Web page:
Where is the Spleen?
A normal Spleen is about 12 cm long, 7 cm wide, and 250 cm3. It lies obliquely in the upper left part of the abdominal cavity sitting directly under the diaphragm behind the stomach and protected behind the 9th 10th and 11th ribs. It is shaped like a largish fist and its longest axis runs parallel to the 10th rib. When it is normal in size and position, the Spleen is generally unable to be felt by a doctor during examination.
What does the Spleen normally do?
It is an organ rich in blood vessels, it is soft and purplish in colour. The role of the Spleen is rather like that of the Human Resources Department in a large company.
1. Staff management -
Staff quality surveillance
The Spleens main function is to recognise and dispose of red blood cells that are past their "use by date" or not working properly. Blood flows into the Spleen where the red blood cells go through a sort of quality control test. They must pass through a maze of narrow passages and some just dont make the grade. Damaged, fragile or abnormally shaped red blood cells will be detected and destroyed by the Spleen. However, the Spleen is a an ergonomic organ and as such useful bit-parts of the cells such as iron are stored and recycled in new red blood cells.
Casual staff management
The Spleen can store blood to be made available in times of need. Some animals have a muscular capsule around their Spleen. This can contract to squirt extra blood into the system if needed. Unfortunately we do not have this facility. However, the blood vessels in human Spleens are capable of expanding and narrowing in response to bodily needs. This means that when vessels are expanded the organ can actually hold up to may be a cup or so of reserve blood. If the body requires some extra blood short term say if trauma causes blood loss the Spleen can respond by releasing it back into the system.
Permanent staff recruitment
During early development in the uterus the Spleen is an important centre for production of red blood cells however usually as birth approaches this organ loses its ability to make the cells which becomes the job of bone marrow after birth. The Spleen does however continue, throughout life, to produce white blood cells as part of the immune system.
While one department of the Spleen is looking after red cell management there is another part which is looking after body security. The Spleen plays an important role in the bodys defence mechanism the immune system. When an invader is detected in the blood stream the Spleen, along with the lymph nodes, jumps to action and produces an army of defender cells which are made to a blue print specific for that invader. These are released into the blood stream like homing missiles to attack and kill the invading germ.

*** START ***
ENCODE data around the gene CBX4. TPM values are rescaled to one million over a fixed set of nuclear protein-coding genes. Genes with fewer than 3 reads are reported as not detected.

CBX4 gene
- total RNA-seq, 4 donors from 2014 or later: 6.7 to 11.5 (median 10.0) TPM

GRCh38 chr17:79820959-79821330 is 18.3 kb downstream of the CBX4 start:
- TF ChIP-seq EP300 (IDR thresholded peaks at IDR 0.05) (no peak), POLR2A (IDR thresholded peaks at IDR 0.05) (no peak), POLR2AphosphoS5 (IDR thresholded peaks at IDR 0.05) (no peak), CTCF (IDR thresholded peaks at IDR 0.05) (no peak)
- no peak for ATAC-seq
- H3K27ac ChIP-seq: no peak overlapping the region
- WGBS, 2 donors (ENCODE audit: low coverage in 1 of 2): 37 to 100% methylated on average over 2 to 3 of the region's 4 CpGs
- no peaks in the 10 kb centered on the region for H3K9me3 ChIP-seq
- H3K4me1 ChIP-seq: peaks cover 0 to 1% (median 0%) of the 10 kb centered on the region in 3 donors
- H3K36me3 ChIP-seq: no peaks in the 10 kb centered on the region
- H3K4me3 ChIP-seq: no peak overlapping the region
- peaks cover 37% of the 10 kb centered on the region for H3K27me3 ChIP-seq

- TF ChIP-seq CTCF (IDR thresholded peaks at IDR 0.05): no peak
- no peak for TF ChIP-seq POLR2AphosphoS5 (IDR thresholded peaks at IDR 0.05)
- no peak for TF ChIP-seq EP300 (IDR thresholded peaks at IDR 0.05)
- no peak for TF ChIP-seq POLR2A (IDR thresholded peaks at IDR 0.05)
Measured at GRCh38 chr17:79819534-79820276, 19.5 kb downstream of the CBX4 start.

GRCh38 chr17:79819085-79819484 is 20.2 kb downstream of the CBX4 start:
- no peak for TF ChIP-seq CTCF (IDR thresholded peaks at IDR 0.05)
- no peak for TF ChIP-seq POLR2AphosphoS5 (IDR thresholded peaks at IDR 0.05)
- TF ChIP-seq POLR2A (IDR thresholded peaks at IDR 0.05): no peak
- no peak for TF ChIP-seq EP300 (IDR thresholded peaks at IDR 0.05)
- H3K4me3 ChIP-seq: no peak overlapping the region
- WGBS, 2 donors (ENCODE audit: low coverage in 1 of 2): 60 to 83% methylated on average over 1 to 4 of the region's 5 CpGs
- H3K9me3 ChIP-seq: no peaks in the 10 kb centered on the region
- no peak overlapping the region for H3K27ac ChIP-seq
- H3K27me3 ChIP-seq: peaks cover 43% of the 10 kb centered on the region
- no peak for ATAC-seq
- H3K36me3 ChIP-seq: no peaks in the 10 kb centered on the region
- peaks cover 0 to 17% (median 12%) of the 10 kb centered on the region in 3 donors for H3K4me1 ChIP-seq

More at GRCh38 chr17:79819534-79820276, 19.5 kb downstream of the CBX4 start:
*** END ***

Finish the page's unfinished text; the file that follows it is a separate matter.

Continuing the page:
What can go wrong with the Spleen?
While the Spleen is nicely protected by the ribs a blow to the upper left abdomen which hooks under the ribcage like a foot ball boot, or a squeezing injury, such as an ill-fitting seat belt in a motor vehicle accident can cause the Spleen to rupture. Like a plastic bag full of beads in water, once burst it is hard to stop its demise. Because the Spleen has such a rich network of blood vessels rupture can result in death through blood loss. Any serious injury to the left upper abdomen needs proper assessment quickly.
There are many conditions which result in splenic enlargement
1. Infections :
Acute enlargement can occur during some serious infectious diseases when the spleen is called to arms to produce defender cells. Examples are Malaria, Infectious Mononucleosis (Glandular fever),Typhoid. It is particularly important remember that when the Spleen is enlarged and no longer protected by the rib cage it is most vulnerable to trauma this is why young people with glandular fever are strongly advised not to play sport until the organ has recovered to its normal size .
2. Disorders of Immune regulation:
Rheumatoid arthritis and Systemic Lupus Erythematosis are examples of auto-immune disorders. The immune system has created attacker cells, which mistake normal body cells for invaders. The body believes it is under massive attack and so mobilises all immune resources as it would in a bacterial infection. As a consequence sometimes in these disorders the spleen enlarges too. As a side effect of the splenic enlargement this may also lead to the "over" filtering of red cells too and so anaemia can be associated with these conditions.
3. Disorders of blood flow :
If the heart is not coping with its load there is back flow of blood down the vein system to the liver. This can cause a build up of traffic such as when a main road to the city is congested back down the system. The spleen is capable of "taking up the slack " and so it bears the brunt to problems with back log in blood flow in the heart and liver.
4. Infiltrative diseases :
Cancers of the immune system such as Hodgkins Disease and those of blood cells such as the leukaemias can also cause the Spleen to enlarge as a centre of abnormal immune cell production which is why it may be suggested that these patients have their spleen surgically removed.
5. Blood disorders :
Disorders of blood cell production, like Sickle Cell anaemia or Thalassaemia may mean that there are more abnormally shaped red blood cells in the system. The spleen may need to enlarge to cope with the increases surveillance work required .
6. Unknown causes:
Sometimes the spleen enlarges, well because it can ! Medical scientists are still trying to understand this often forgotten organ.